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Solar Control Glass Explained

In addition to admitting light, our roof glazing systems also allow the natural heat from the sun to enter a building.
During the winter this can be considered a benefit – offsetting heating costs by providing ‘free’ heat on sunny days during the heating season.
During the summer months, however, unless some form of solar control is considered, this heat from the sun could be regarded as a disadvantage, necessitating the use of expensive air conditioning to avoid uncomfortably hot conditions.
Various techniques are available to control the amount of solar heat gain (solar heat) coming through roof glazing, including the use of external and internal shading (either fixed or adjustable), and solar control glasses. The following information is intended to provide relevant information concerning the use of glass as a means of solar control.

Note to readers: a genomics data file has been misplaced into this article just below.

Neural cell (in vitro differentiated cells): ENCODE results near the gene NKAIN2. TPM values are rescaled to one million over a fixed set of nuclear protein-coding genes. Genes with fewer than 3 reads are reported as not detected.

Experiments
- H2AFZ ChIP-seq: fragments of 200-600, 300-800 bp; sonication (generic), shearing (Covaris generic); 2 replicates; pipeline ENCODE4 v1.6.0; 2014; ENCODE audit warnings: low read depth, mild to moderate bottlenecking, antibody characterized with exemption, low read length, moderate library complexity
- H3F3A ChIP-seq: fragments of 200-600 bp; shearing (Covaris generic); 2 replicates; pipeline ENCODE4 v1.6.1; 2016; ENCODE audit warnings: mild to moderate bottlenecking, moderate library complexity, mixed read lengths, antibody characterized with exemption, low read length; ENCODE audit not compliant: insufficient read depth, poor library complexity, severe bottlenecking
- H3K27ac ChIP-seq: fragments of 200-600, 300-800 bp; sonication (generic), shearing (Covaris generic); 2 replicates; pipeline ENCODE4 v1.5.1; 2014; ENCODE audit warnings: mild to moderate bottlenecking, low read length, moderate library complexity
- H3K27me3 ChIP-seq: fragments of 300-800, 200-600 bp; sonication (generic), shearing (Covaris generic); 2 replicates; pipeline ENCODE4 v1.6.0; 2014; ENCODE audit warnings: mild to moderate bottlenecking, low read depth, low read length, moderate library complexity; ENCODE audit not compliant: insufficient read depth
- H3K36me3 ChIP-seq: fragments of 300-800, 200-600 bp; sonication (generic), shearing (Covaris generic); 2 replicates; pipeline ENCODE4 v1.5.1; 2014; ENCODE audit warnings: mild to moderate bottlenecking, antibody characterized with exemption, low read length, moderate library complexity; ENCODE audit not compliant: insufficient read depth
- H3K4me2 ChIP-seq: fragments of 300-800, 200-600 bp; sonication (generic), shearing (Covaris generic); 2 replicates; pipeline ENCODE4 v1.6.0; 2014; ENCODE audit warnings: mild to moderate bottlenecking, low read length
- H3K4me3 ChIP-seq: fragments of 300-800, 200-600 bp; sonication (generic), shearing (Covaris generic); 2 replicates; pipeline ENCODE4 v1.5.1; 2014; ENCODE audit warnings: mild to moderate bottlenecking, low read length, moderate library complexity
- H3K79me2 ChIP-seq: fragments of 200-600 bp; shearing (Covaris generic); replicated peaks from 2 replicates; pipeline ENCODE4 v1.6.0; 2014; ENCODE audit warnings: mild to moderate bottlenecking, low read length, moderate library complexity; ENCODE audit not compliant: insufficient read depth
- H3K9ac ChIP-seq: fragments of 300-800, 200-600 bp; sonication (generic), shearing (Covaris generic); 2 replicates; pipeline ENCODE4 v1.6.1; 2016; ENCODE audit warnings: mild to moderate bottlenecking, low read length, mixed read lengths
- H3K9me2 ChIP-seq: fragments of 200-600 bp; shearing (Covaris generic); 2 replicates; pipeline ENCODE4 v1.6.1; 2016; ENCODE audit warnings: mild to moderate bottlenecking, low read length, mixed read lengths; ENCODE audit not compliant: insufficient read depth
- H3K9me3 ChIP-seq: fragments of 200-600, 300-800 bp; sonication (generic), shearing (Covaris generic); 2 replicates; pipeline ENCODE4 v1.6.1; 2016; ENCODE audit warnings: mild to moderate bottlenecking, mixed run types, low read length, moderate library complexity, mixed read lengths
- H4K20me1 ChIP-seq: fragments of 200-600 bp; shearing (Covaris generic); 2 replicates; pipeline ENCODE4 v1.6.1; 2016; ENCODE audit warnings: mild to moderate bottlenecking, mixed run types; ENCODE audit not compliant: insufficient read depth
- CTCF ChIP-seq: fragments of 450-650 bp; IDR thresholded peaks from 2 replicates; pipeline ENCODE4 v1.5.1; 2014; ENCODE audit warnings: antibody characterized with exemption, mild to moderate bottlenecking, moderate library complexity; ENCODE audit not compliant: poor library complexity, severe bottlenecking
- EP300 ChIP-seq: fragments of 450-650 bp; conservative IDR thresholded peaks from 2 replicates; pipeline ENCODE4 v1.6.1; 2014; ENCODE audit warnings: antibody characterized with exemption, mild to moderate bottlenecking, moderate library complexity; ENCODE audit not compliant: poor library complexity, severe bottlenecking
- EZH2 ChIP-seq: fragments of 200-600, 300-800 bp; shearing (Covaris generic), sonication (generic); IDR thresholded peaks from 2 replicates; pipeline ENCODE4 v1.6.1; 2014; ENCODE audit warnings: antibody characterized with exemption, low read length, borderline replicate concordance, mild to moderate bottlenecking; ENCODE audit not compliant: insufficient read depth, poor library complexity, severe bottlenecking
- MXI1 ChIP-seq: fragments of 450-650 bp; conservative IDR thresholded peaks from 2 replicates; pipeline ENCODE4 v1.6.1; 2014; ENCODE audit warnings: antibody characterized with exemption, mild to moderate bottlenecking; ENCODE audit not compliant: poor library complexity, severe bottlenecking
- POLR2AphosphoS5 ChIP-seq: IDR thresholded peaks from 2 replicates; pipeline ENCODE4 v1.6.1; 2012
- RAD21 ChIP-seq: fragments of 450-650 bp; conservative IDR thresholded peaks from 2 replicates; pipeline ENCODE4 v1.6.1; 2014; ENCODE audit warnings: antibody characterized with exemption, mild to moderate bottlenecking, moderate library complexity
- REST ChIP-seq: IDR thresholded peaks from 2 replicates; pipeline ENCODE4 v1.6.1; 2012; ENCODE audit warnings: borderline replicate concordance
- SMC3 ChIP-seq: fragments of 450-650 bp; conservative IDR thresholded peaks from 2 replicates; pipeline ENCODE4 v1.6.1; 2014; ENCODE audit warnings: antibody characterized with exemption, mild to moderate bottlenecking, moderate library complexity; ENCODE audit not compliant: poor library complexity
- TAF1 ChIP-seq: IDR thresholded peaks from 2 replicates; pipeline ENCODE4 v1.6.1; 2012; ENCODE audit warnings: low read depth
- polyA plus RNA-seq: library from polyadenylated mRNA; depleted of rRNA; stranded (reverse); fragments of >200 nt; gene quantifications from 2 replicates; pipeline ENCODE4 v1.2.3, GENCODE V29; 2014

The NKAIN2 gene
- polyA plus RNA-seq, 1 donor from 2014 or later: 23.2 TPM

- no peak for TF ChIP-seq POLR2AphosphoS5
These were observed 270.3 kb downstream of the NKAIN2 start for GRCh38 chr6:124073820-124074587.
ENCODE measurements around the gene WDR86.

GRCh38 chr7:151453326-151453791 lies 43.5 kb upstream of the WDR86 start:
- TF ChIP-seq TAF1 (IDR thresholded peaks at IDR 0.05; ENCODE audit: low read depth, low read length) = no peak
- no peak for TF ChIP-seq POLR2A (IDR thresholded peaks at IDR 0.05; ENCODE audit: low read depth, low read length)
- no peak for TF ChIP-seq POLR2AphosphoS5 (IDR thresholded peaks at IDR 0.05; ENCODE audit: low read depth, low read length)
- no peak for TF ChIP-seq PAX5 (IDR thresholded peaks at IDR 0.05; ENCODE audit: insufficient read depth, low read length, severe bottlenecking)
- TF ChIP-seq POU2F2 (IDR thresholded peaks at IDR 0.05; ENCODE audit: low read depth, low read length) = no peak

Basic Principles

Glass transmits solar radiation from the sun by three mechanisms, reflection, transmission and absorption, which for solar control purposes are defined in terms of the following parameters:

The proportion of solar radiation at near normal incidence which is reflected by the glass back into the atmosphere

The proportion of solar radiation at near normal incidence which is absorbed by the glass.

Direct Transmittance:
The proportion of solar radiation at near normal incidence which is transmitted directly through the glass.

Total Transmittance: